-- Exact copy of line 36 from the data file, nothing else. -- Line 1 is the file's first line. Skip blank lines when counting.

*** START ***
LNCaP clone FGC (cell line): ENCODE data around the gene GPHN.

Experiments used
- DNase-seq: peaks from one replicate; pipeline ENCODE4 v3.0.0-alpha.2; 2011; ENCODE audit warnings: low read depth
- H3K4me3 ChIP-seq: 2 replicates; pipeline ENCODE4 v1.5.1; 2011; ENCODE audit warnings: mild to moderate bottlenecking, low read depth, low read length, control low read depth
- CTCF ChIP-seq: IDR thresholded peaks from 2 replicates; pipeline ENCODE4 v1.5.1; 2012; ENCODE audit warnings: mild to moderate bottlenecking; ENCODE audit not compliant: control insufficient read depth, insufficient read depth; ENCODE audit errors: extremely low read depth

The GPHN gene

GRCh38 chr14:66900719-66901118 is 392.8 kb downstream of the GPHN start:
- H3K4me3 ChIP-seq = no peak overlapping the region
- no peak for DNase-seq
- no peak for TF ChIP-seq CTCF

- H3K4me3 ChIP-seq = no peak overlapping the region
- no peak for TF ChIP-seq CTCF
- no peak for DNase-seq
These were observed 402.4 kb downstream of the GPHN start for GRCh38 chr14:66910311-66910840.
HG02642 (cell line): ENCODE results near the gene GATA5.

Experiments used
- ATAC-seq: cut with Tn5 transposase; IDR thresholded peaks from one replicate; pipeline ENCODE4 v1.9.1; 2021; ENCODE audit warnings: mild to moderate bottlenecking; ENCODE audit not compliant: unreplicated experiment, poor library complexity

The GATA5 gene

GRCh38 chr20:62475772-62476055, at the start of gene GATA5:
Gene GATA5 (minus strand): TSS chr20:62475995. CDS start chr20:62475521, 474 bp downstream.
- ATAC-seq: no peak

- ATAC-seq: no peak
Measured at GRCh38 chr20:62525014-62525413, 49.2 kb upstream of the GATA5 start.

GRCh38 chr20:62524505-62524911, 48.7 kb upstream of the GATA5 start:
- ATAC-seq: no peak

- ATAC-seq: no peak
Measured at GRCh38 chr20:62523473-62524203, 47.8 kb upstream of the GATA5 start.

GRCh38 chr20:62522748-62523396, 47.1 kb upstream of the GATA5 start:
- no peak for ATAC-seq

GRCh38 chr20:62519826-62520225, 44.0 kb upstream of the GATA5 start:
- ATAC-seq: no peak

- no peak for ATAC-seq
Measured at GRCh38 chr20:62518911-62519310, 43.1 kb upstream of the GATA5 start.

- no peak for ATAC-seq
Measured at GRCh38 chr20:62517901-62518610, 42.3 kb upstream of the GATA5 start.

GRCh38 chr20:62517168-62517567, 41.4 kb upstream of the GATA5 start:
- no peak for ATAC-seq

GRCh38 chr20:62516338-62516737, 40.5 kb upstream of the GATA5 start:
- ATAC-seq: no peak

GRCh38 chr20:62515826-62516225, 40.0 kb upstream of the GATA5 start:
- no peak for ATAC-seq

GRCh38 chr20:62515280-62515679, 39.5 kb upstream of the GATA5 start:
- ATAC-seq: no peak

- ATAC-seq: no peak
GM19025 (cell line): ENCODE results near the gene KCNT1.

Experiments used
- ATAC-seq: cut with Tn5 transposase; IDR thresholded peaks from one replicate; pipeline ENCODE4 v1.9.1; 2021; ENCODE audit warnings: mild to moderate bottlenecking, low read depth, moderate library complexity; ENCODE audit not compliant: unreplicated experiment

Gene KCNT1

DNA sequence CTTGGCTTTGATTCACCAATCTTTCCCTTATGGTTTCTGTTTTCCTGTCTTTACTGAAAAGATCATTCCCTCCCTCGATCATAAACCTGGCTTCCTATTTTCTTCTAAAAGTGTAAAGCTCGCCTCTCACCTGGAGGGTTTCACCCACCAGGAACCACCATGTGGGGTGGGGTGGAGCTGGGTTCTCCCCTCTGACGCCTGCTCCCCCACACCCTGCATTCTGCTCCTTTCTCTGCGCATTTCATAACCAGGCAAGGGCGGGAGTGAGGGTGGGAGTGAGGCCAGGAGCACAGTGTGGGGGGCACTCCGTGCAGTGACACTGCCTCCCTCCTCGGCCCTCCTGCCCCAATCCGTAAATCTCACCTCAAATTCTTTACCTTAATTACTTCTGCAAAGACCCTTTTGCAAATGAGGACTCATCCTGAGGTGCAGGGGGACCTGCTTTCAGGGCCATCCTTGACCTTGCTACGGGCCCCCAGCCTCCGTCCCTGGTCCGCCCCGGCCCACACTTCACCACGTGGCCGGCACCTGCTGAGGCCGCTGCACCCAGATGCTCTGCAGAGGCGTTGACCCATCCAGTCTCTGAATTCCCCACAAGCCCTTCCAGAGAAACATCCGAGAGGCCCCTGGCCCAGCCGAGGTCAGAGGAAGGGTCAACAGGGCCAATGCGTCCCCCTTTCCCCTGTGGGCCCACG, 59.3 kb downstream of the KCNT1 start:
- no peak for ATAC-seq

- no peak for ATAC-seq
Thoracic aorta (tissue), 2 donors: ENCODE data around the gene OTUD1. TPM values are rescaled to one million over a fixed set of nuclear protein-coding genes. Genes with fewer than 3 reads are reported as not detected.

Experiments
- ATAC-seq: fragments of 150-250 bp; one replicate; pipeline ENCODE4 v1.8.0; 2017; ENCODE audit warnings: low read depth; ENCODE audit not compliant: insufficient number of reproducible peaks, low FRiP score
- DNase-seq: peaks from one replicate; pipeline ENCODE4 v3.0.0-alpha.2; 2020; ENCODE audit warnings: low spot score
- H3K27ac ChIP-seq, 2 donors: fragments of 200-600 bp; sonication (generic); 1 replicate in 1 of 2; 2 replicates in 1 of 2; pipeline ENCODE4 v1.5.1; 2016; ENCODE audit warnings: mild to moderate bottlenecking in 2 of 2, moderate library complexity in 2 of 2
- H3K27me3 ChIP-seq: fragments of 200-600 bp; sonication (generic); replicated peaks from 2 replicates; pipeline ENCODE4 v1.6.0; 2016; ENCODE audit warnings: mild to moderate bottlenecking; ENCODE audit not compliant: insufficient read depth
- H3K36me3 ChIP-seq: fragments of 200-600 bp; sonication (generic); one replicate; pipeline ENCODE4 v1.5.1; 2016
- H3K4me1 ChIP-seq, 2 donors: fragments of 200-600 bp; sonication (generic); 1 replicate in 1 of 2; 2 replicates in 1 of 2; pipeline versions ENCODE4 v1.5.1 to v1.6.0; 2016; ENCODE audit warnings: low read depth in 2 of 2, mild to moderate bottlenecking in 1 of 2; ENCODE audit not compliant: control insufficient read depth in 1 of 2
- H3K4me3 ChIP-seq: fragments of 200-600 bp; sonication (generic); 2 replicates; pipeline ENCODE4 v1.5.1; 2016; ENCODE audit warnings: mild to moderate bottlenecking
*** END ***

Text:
GRCh38 chr20:62517168-62517567, 41.4 kb upstream of the GATA5 start: